A sorcerous cult takes hold of a town, and causes unlikely heroes to emerge in this Weird West tale
“Y’all mind putting them things away? I’m apt to get a bit riled at so much fire.”
The cluster of men before Tyner raised their torches, faces twisted and angry and full of righteous fury. Leading them was a short, thin man with a beardless face and an unkempt thatch of black hair. Reverend Jolson orchestrated a flurry of shouts, demanding the men in the bunkhouses.
Tyner responded with a bitter sigh, readjusting the tinted spectacles atop his nose. He towered over the crowd; his muscular frame strolled toward them with menacing leisure. A few of the shouts dwindled, but Jolson pumped his fist, rallying the more zealous souls into louder cries. Tyner snorted, and pushed back his leather duster, unveiling his six-shooter for the crowd to see.
Silence fell quickly. Torches descended to chest level.
“Is that the case, Mr. Tyner?” Jolson asked bitterly. He was older than he looked, but he also wasn’t regarded as the most level-headed preacher. Defiance glowed in his eyes, and he raised his chin for emphasis. “That revolver carries six rounds. How many do you think you’ll kill before you’re done?”
“Truth be told, preacher, I’m not in much of a killing mood this evening, but I can always be persuaded.” A grin split his face. He possessed hard features, framed by a thick set of sideburns that ended at his chin. A derby rested on his head at a jaunty angle. “Way I figure is, I’d kill six of you, and the rest would probably scatter. ‘Cept maybe you. And I don’t reckon I’d need a bullet to stop you.”
“I have The Lord on my side, Mr. Tyner. He felled Goliath. He will fell you.” A few murmurs of assent trickled through the crowd, but not nearly enough to rally them.
“Yeah, well, I don’t doubt that The Lord could do it Hisself, be He here, but all I see is a bunch of scared folks being led by a sawed-off loudmouth. So,” Tyner paused and concealed the revolver beneath his duster, “why don’t you fellas just call it a night, head home to your women, and sleep this one off? Ain’t no need for further problems.”
The men looked at each other with wide, confused eyes. A few waved their hands with disgust and walked away, headed back toward town with shame in their hearts. In little time, many joined the few that began their exodus home, until only Reverend Jolson remained, mouth set and determined. Tyner gave him a considering look.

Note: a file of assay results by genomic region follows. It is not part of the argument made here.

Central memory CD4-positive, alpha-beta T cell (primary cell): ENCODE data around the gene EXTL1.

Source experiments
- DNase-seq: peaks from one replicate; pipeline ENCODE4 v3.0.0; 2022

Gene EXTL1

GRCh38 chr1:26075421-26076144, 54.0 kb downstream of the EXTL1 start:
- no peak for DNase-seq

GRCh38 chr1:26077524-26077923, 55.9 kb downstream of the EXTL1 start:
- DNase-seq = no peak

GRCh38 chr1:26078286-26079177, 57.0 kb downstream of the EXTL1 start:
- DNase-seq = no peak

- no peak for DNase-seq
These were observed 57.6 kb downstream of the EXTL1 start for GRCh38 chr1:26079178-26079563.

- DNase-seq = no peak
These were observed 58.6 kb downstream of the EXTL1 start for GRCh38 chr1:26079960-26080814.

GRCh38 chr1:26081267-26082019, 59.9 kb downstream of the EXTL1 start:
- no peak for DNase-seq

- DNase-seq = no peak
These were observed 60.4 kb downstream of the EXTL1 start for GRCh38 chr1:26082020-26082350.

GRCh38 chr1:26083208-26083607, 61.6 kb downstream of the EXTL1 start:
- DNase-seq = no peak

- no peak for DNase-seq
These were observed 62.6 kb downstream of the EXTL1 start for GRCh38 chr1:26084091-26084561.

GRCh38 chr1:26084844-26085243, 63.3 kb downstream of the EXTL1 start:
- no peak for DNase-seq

“This isn’t over, Mr. Tyner,” Jolson growled. He aimed his torch toward the bunkhouses below. “Those blasphemers will not continue to reside here and spread their poison to the people of our town. I won’t allow it. And no big, hairy man with a gun is going to be enough to stop me.”
“Like I told you, friend: I wouldn’t need a gun to stop you.” Tyner shook his head. “Might be that you just want to let this one go, preacher.”
“I won’t listen to the devil’s counsel,” retorted the reverend, but he turned. “We will remove you heathens from this land and save our town. Count on that.”
“Ain’t with ‘em,” Tyner muttered, but he knew that even if Jolson could hear him, he wouldn’t listen. He watched the reverend go; the little bantam rooster strutted away, refusing to slink home with his tail between his legs.
“That was entertaining,” whispered a voice from the shadows, and Tyner whirled. “Peace, John Tyner. I had no intentions of startling you.” But the remorse that was in that voice was sticky and dripping with false sweetness. The handsome young man, dressed in a jeans and a shirt, wore an apologetic grin. “You handled them well, though I must admit, I expect the preacher-man to be back within a fortnight, and with bigger numbers.”
“I’m sure you saw such things in your crystal ball, Callum,” Tyner grumbled. He didn’t like being in the presence of the shaman. Callum made things too interesting. Tyner drew a cigarette from his pocket and lit it, trying to focus on other things.
Callum, of course, was not so easily swayed. “Crystal balls are far too erratic for my tastes. It’s so much more pleasant to speak with the dead on matters of the supernatural.” His dark eyes glowed with malevolent humor. “However, it would take neither of these actions to foresee the reverend becoming quite a nuisance for our little community. He’s hot-blooded and headstrong, and he’s more that willing to be a martyr…making that piece of yours rather obsolete in rectifying this matter once that time comes.”
Tyner blew a wreath of smoke and glared at the shaman. “I’m not too keen on where this discussion’s headed.”
Callum giggled. “My, you are a peculiar creature, are you not? I would think that someone bearing your affliction would be eager for such an opportunity to spill blood.”
Tyner’s lips curled back, revealing pale teeth. A growl rumbled in the back of his throat. “I’m a might particular about who’s blood I’m spilling. It may be that I don’t see why the preacher needs to die while something as vile as you still roams the land.”
Callum clapped his hands with delight and held them before his face, as if in prayer. “My dear John, let it never be said that flattery will get you nowhere with the likes of me. In the meantime, be a sport and make sure there are no further complications tonight. Our fearless leader believes that doomsday is nigh and that our preparations for such are crucial.” Callum circled his ear with his forefinger. “The things that people will believe these days! La!”
As quickly as he emerged from the darkness, the shaman dissipated. Tyner watched the space where Callum had been standing. His nostrils flared. He turned and looked to the sky, just as the clouds revealed the bright moon. He tipped his spectacles down to his nose and stared at the glowing orb.
As the light hit his pupils, they narrowed into vertical slits.